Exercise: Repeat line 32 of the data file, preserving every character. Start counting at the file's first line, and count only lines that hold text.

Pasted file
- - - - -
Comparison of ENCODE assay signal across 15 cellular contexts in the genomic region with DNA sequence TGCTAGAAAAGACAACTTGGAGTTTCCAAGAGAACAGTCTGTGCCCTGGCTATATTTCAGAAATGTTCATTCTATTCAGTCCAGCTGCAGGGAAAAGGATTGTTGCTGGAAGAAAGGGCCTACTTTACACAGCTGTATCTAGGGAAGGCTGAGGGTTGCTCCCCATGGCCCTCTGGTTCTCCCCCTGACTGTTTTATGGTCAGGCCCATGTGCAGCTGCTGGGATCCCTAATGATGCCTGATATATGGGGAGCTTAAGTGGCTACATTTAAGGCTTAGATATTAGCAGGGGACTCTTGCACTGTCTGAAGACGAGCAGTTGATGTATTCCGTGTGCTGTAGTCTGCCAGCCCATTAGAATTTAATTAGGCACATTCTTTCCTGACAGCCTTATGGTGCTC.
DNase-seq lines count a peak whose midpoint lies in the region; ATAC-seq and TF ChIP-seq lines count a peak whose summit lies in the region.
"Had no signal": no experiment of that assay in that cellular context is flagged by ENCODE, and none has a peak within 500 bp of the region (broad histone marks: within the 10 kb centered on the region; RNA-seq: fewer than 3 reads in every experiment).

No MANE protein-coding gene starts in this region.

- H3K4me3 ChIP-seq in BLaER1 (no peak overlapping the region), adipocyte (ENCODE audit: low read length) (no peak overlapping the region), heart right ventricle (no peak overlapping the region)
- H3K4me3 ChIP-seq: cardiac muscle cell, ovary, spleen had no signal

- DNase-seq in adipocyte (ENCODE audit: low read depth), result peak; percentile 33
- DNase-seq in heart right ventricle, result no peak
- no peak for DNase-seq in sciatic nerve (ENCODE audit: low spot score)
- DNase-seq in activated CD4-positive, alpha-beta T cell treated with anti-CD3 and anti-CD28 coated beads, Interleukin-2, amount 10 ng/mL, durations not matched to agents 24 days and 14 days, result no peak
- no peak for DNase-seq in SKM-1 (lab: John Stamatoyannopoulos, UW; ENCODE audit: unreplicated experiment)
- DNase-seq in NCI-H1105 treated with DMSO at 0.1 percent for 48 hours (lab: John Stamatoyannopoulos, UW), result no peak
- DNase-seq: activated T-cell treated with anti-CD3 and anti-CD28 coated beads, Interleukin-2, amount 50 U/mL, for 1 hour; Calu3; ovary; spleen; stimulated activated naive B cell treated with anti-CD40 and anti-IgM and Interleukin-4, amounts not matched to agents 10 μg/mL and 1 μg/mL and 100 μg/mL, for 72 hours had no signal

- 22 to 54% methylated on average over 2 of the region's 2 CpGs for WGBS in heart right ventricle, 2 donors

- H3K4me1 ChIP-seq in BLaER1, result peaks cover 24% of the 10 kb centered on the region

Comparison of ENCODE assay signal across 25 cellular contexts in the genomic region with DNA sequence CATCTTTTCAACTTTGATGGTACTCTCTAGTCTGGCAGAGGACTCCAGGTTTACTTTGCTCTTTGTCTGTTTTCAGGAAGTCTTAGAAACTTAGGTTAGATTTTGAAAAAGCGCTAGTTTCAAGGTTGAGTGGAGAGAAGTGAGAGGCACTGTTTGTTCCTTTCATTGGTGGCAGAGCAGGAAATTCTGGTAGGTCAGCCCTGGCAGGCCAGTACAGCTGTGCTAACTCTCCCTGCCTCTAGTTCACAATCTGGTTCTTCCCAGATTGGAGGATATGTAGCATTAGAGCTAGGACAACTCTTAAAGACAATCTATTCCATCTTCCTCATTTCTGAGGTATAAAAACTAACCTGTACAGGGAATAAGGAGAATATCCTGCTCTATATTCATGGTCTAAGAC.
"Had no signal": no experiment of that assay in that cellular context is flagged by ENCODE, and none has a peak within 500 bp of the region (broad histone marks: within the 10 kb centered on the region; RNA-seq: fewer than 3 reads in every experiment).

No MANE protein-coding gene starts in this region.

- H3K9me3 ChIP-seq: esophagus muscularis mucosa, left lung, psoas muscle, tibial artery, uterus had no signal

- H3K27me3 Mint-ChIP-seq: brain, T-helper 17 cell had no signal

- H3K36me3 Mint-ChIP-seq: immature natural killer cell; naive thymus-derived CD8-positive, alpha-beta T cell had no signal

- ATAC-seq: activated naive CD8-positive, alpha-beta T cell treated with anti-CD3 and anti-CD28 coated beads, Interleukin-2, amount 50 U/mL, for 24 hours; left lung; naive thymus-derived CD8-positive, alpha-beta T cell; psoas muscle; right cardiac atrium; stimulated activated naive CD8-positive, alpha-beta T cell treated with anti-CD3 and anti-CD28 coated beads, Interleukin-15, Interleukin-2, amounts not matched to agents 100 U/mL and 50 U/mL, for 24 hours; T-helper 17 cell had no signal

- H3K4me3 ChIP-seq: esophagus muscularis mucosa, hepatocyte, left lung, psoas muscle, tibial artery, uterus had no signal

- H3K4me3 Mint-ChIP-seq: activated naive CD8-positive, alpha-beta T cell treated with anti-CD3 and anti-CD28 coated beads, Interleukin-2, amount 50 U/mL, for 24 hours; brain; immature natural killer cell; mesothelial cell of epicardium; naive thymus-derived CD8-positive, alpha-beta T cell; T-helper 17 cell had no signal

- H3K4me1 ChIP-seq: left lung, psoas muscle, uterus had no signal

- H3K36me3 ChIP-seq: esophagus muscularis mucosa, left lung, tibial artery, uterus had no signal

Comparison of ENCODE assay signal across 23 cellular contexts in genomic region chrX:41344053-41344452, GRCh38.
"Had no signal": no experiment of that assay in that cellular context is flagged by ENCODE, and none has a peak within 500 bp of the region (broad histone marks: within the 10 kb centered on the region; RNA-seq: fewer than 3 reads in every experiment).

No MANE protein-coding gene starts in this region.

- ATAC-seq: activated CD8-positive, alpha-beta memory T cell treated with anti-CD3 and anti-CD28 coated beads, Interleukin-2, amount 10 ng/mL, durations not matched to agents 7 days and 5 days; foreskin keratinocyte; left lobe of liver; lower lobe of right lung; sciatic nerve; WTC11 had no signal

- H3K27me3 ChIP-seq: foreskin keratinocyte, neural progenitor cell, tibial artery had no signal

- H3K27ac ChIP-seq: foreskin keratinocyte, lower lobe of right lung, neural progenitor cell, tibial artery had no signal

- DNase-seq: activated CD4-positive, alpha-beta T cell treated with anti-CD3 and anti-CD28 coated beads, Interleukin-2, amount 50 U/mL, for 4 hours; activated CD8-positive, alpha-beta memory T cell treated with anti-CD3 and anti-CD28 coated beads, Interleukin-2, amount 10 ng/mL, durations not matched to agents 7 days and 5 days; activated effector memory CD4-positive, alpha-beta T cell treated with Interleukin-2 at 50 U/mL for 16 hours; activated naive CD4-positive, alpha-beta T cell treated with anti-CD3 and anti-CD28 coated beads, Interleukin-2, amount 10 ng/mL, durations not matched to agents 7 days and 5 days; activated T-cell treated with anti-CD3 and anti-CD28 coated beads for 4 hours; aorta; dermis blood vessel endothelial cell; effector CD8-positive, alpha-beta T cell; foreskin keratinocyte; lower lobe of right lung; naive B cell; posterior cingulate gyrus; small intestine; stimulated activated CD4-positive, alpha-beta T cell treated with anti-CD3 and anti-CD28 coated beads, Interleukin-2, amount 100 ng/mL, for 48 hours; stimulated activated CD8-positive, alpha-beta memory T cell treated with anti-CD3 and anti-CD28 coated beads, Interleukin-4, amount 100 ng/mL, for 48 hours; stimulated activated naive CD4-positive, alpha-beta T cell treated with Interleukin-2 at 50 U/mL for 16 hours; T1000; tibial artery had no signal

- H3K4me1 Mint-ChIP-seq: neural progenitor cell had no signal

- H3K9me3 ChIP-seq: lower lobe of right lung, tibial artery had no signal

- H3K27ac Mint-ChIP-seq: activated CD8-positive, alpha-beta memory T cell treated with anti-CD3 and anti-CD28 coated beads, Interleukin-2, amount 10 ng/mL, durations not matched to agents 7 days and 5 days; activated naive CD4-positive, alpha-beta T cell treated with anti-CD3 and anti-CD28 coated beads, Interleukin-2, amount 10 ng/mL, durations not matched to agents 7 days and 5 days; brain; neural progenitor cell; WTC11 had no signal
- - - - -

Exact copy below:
- H3K27ac ChIP-seq: foreskin keratinocyte, lower lobe of right lung, neural progenitor cell, tibial artery had no signal